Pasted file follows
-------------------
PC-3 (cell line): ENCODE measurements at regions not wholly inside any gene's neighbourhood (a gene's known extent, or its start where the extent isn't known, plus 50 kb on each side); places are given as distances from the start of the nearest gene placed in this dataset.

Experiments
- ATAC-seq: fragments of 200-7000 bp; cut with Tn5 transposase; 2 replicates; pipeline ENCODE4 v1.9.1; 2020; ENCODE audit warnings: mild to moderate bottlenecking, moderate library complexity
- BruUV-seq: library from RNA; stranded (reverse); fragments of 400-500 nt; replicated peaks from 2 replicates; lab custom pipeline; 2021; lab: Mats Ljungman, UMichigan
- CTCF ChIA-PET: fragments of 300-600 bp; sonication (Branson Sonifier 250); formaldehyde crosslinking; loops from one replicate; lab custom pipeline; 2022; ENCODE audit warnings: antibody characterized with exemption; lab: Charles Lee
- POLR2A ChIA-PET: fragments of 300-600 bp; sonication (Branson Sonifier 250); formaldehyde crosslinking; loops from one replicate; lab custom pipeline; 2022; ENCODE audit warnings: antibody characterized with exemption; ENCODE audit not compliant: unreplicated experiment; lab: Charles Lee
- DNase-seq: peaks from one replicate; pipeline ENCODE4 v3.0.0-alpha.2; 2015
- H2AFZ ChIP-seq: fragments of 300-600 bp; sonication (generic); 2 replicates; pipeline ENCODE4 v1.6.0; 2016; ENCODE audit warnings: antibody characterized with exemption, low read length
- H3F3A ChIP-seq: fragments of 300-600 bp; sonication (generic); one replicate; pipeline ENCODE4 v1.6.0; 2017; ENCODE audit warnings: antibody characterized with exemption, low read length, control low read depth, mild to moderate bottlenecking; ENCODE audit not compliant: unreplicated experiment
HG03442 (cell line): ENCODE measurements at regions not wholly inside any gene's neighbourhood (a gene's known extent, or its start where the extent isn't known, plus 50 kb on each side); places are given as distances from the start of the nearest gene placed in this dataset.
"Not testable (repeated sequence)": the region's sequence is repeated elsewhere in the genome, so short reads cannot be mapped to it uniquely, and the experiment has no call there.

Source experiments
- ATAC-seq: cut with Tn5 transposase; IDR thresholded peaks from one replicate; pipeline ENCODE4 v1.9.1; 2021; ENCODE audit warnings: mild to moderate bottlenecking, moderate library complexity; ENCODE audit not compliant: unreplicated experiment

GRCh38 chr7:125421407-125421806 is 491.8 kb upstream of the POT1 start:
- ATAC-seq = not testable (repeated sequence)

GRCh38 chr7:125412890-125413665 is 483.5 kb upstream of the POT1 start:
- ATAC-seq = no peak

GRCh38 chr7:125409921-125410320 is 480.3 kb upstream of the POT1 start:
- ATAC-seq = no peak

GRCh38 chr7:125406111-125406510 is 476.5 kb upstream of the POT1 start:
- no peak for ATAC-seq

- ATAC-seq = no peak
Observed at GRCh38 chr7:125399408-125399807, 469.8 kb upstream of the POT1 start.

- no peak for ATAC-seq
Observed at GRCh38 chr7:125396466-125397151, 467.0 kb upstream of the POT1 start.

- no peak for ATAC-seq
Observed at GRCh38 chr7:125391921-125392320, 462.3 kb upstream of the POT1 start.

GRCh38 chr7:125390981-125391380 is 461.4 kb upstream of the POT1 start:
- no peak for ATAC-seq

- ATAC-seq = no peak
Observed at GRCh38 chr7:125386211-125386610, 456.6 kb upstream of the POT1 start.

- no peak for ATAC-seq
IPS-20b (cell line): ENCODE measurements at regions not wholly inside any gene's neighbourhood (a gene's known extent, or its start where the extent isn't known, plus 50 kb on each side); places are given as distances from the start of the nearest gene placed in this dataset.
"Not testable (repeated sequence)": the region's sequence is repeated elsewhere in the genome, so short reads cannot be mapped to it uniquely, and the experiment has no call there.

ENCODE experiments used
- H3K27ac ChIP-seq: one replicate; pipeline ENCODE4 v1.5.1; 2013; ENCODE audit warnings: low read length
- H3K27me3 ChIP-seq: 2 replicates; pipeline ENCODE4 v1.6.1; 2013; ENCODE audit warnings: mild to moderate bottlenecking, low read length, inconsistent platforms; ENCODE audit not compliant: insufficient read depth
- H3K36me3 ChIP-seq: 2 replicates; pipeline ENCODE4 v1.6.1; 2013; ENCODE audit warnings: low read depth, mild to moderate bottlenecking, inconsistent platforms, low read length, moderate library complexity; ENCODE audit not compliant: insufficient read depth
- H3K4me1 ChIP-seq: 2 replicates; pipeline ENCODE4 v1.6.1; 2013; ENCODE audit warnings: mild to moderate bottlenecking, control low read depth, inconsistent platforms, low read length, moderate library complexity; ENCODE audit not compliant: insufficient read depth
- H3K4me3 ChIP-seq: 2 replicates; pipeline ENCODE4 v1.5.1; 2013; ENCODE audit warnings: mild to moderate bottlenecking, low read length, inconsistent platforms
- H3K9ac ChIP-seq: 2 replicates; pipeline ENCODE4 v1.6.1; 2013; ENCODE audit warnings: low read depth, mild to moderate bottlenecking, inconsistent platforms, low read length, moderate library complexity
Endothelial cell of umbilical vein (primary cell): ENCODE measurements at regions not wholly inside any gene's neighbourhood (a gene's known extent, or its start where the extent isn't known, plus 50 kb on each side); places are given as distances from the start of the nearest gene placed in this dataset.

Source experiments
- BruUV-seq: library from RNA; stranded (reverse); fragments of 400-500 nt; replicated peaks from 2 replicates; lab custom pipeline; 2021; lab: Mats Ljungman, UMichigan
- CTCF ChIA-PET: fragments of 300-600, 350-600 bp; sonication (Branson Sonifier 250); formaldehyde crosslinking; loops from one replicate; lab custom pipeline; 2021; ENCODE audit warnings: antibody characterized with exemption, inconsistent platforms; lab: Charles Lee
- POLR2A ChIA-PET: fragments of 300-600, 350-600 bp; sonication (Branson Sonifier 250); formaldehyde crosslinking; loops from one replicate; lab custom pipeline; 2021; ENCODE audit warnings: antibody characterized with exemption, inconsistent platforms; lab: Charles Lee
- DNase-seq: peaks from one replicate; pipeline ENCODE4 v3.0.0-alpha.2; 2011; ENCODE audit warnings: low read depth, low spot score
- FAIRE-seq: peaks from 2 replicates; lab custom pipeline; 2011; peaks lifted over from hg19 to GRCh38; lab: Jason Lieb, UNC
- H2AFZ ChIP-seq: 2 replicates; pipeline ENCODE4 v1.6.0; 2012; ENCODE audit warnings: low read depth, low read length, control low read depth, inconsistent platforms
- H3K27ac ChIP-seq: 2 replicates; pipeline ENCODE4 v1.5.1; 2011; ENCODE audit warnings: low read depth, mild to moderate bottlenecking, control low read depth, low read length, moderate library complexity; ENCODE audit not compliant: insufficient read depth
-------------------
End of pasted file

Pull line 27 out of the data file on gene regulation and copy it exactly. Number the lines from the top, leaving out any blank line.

Observed at GRCh38 chr7:125391921-125392320, 462.3 kb upstream of the POT1 start.